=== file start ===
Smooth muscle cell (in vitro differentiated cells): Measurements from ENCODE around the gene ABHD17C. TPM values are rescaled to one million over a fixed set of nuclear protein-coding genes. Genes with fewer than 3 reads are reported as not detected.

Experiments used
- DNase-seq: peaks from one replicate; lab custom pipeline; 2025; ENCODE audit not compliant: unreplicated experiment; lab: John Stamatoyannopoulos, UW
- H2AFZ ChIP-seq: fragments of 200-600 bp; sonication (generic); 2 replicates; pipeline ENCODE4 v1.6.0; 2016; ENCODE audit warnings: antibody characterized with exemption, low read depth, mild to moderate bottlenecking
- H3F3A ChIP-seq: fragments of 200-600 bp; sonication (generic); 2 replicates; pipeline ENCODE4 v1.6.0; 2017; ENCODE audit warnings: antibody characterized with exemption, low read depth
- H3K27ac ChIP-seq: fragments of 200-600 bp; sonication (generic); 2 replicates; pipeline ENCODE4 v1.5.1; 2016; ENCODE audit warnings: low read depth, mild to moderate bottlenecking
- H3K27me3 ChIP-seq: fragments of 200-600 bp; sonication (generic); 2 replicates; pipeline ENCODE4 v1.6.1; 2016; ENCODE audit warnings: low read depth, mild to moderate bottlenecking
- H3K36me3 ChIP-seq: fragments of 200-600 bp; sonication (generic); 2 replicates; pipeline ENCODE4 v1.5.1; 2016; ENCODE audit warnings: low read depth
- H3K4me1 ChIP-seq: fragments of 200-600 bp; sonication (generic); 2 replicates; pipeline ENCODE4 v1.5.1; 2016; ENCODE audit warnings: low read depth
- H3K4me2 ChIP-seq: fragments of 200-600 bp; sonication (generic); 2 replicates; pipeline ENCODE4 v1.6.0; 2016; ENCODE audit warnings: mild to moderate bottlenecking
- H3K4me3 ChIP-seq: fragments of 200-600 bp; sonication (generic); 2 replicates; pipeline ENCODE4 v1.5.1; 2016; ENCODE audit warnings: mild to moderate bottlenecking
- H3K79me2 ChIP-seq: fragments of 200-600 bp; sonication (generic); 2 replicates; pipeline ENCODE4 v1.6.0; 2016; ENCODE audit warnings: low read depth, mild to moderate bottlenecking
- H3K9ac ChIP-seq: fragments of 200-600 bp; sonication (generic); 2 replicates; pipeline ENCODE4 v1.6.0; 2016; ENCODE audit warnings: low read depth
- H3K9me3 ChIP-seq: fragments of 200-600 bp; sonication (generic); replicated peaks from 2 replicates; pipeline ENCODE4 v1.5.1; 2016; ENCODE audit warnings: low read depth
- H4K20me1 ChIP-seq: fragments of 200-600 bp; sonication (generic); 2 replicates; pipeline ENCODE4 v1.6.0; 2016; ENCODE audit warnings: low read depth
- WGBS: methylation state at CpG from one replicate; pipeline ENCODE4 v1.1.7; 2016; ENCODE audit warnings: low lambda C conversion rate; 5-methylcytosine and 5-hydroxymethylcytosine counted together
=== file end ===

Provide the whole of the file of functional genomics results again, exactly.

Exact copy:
Smooth muscle cell (in vitro differentiated cells): Measurements from ENCODE around the gene ABHD17C. TPM values are rescaled to one million over a fixed set of nuclear protein-coding genes. Genes with fewer than 3 reads are reported as not detected.

Experiments used
- DNase-seq: peaks from one replicate; lab custom pipeline; 2025; ENCODE audit not compliant: unreplicated experiment; lab: John Stamatoyannopoulos, UW
- H2AFZ ChIP-seq: fragments of 200-600 bp; sonication (generic); 2 replicates; pipeline ENCODE4 v1.6.0; 2016; ENCODE audit warnings: antibody characterized with exemption, low read depth, mild to moderate bottlenecking
- H3F3A ChIP-seq: fragments of 200-600 bp; sonication (generic); 2 replicates; pipeline ENCODE4 v1.6.0; 2017; ENCODE audit warnings: antibody characterized with exemption, low read depth
- H3K27ac ChIP-seq: fragments of 200-600 bp; sonication (generic); 2 replicates; pipeline ENCODE4 v1.5.1; 2016; ENCODE audit warnings: low read depth, mild to moderate bottlenecking
- H3K27me3 ChIP-seq: fragments of 200-600 bp; sonication (generic); 2 replicates; pipeline ENCODE4 v1.6.1; 2016; ENCODE audit warnings: low read depth, mild to moderate bottlenecking
- H3K36me3 ChIP-seq: fragments of 200-600 bp; sonication (generic); 2 replicates; pipeline ENCODE4 v1.5.1; 2016; ENCODE audit warnings: low read depth
- H3K4me1 ChIP-seq: fragments of 200-600 bp; sonication (generic); 2 replicates; pipeline ENCODE4 v1.5.1; 2016; ENCODE audit warnings: low read depth
- H3K4me2 ChIP-seq: fragments of 200-600 bp; sonication (generic); 2 replicates; pipeline ENCODE4 v1.6.0; 2016; ENCODE audit warnings: mild to moderate bottlenecking
- H3K4me3 ChIP-seq: fragments of 200-600 bp; sonication (generic); 2 replicates; pipeline ENCODE4 v1.5.1; 2016; ENCODE audit warnings: mild to moderate bottlenecking
- H3K79me2 ChIP-seq: fragments of 200-600 bp; sonication (generic); 2 replicates; pipeline ENCODE4 v1.6.0; 2016; ENCODE audit warnings: low read depth, mild to moderate bottlenecking
- H3K9ac ChIP-seq: fragments of 200-600 bp; sonication (generic); 2 replicates; pipeline ENCODE4 v1.6.0; 2016; ENCODE audit warnings: low read depth
- H3K9me3 ChIP-seq: fragments of 200-600 bp; sonication (generic); replicated peaks from 2 replicates; pipeline ENCODE4 v1.5.1; 2016; ENCODE audit warnings: low read depth
- H4K20me1 ChIP-seq: fragments of 200-600 bp; sonication (generic); 2 replicates; pipeline ENCODE4 v1.6.0; 2016; ENCODE audit warnings: low read depth
- WGBS: methylation state at CpG from one replicate; pipeline ENCODE4 v1.1.7; 2016; ENCODE audit warnings: low lambda C conversion rate; 5-methylcytosine and 5-hydroxymethylcytosine counted together